Not available in 2022/23
The Economic History of War

This information is for the 2022/23 session.

Teacher responsible

Prof Max-Stephan Schulze SAR 614


This course is available on the MRes/PhD in Quantitative Economic History, MSc in Economic History, MSc in Economic History (Research) and MSc in Global Economic History (Erasmus Mundus). This course is available with permission as an outside option to students on other programmes where regulations permit.


Students enrolled on this course are expected to have completed the equivalent of undergraduate survey courses on European history.  Knowledge of introductory undergraduate level economics is a distinct advantage.

Course content

This course explores the economic history of war(s) from the late Middle Ages to the 20th century within a comparative framework. Key themes examined include: long-term preparation for war - from bullionism to autarchy; state formation and deformation; organising warfare - from Renaissance condottiere to security firms; resource mobilisation - finance, material inputs, human capital; resource allocation - production and consumption; human and economic consequences of war; post-war reconstructions. The historical cases studied include the Hundred Years War, the Thirty Years War, the European wars of the 18th century, the Napoleonic Wars, the American Civil War, the First and Second World Wars.


20 hours of seminars in the MT. 20 hours of seminars in the LT. 2 hours of seminars in the ST.

There are no lectures on this course.  Teaching will consist of 20 seminars of two-hours each in MT and LT; one revision session in LT. There will be pre-circulated papers for the seminars.

Students on this course will have a reading week in Week 6 of both MT and LT, in line with departmental policy.

Formative coursework

Three 2,000 word essays and one class presentation

Indicative reading

R. Bartlett, The Making of Europe. Conquest, Colonization and Cultural Change, 950-1350 (1993).

S. Broadberry, & M. Harrison, (eds) The Economics of World War I (2005).

J. Brewer, The sinews of Power: War, Money and the English State, 1688-1789 (1989).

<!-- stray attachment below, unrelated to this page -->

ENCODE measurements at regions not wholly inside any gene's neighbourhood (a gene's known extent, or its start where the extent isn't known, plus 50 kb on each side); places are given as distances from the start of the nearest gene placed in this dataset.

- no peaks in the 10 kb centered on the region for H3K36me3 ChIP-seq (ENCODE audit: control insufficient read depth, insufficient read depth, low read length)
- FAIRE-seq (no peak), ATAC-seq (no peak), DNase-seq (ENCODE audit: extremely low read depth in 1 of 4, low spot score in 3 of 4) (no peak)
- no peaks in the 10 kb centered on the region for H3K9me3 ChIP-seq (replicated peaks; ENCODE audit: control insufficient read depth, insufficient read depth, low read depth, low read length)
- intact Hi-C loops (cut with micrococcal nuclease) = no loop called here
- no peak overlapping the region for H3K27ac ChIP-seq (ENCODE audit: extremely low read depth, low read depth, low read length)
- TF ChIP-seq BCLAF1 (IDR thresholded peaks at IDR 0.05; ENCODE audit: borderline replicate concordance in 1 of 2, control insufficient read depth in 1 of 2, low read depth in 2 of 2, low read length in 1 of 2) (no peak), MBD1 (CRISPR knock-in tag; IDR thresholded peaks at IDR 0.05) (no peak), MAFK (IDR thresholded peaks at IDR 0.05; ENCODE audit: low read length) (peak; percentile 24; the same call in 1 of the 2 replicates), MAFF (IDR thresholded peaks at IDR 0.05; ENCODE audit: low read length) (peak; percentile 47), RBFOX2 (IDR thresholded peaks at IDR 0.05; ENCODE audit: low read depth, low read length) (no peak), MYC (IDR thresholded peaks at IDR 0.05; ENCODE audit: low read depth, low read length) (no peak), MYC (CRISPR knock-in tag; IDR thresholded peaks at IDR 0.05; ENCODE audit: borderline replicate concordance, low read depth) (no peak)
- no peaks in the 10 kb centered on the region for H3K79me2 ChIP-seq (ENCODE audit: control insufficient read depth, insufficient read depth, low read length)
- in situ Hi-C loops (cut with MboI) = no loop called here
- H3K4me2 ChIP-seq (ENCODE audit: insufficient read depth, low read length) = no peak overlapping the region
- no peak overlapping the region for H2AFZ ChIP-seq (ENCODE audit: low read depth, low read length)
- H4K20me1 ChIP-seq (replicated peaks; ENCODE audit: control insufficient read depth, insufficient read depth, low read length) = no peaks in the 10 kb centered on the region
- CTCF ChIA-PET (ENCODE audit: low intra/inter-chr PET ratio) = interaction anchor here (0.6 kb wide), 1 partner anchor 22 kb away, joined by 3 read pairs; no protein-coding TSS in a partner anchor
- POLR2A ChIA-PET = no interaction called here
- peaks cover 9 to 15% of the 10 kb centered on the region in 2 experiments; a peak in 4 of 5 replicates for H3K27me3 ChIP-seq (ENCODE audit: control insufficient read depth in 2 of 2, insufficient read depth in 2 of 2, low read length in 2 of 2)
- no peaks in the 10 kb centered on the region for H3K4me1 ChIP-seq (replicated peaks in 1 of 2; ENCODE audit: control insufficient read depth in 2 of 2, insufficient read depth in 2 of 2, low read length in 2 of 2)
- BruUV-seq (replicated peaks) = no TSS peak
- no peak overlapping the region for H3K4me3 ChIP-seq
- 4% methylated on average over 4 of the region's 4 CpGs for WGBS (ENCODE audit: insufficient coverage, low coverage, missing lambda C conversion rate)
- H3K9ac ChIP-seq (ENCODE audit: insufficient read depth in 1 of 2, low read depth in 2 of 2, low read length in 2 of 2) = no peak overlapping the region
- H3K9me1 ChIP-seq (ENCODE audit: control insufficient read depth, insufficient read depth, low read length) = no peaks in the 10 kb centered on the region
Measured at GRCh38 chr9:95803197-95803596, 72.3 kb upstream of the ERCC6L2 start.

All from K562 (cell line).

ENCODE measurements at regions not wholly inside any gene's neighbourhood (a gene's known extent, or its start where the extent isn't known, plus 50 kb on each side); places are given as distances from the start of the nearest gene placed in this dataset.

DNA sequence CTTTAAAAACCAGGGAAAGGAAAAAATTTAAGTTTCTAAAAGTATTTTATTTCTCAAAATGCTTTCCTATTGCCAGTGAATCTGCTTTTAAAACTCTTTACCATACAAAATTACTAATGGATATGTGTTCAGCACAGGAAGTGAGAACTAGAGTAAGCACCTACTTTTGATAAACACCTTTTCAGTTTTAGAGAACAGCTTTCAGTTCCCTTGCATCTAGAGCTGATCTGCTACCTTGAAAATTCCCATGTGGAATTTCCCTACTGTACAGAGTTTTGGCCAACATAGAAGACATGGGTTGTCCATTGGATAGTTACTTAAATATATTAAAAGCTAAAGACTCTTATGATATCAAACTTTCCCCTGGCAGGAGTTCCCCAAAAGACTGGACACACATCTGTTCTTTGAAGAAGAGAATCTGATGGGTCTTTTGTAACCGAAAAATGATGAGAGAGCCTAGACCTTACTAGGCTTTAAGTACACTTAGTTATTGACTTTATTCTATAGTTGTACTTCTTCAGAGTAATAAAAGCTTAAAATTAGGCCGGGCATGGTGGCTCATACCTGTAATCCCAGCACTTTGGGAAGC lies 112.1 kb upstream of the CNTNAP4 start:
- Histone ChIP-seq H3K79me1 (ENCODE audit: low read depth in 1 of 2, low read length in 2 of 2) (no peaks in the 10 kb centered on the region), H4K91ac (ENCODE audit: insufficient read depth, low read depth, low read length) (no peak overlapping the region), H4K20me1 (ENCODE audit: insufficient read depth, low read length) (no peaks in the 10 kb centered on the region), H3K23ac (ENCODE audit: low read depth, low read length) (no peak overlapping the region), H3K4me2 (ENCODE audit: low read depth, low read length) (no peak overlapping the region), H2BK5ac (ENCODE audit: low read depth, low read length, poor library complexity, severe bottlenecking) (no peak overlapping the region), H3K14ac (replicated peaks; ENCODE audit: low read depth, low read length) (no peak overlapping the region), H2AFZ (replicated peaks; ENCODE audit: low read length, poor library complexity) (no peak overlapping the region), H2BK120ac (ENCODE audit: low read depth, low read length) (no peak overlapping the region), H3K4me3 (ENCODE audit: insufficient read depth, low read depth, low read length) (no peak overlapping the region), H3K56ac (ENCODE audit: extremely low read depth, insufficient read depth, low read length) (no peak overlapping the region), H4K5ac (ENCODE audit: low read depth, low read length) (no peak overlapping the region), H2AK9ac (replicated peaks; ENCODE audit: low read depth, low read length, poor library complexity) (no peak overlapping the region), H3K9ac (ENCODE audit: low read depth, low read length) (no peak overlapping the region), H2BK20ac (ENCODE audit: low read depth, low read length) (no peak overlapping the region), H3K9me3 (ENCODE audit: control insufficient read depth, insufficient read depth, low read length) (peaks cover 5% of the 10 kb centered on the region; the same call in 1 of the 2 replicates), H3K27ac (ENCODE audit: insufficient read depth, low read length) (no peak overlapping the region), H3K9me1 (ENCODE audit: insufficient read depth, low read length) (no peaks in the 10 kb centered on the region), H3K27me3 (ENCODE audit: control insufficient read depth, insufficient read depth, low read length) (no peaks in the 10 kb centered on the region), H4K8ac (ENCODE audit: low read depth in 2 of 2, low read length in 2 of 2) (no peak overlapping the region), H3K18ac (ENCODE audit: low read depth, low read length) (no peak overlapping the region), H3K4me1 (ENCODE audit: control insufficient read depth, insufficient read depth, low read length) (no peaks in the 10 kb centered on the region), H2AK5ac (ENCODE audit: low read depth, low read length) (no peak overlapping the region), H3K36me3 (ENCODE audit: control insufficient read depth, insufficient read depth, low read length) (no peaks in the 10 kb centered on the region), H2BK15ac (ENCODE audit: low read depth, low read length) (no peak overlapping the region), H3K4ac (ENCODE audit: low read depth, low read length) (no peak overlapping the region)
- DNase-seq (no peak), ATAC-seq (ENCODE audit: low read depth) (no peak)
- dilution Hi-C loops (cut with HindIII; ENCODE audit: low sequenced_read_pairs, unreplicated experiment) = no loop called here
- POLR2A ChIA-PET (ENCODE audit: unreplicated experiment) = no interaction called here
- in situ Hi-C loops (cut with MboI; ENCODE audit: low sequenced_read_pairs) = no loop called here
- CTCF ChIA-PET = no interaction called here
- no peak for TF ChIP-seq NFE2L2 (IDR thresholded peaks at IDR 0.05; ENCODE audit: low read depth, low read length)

R. Chickering & S. Foerster (eds), Great War, Total War (2000).

S. Foerster & J. Nagler (eds), On the Road to Total War: The American Civil War and the German ars of Unification (1997).

D. Diamond, Guns, Germs and Steel: The Fates of Human Societies (1997).

J.R. Hale, War and Society in Renaissance Europe, 1450-1620 (1998).

G. Hardach, The First World War, 1914-18 (1977).

M. Harrison (ed) The Economics of World War II (2000).

A.S. Milward, War, Economy and Society 1939-45 (1987).

A. Offer, The First World War. An Agrarian interpretation (1989).

K. O'Rourke, 'The worldwide economic impact of the French Revolutionary and Napoleonic Wars, 1793-1815', Journal of Global History (2006) 1, pp123-149.

R. Overy, Why the Allies Won (2006).

G.Parker, The Military Revolution: Military Innovation and the Rise of the West, 1500-1800 (1996).

D. Stevenson, With Our Backs to the Wall: Victory and Defeat in 1918 (2011).

D. Stevenson, Armaments and the Coming of War: Europe, 1904-1914 (1996).

H. Strachan, Financing the First World War (2004).

A. Tooze, Wages of Destruction (2006).


Exam (100%, duration: 3 hours) in the summer exam period.

Key facts

Department: Economic History

Total students 2021/22: Unavailable

Average class size 2021/22: Unavailable

Controlled access 2021/22: No

Value: One Unit

Guidelines for interpreting course guide information

Course selection videos

Some departments have produced short videos to introduce their courses. Please refer to the course selection videos index page for further information.

Personal development skills

  • Self-management
  • Team working
  • Problem solving
  • Application of information skills
  • Communication
  • Application of numeracy skills
  • Specialist skills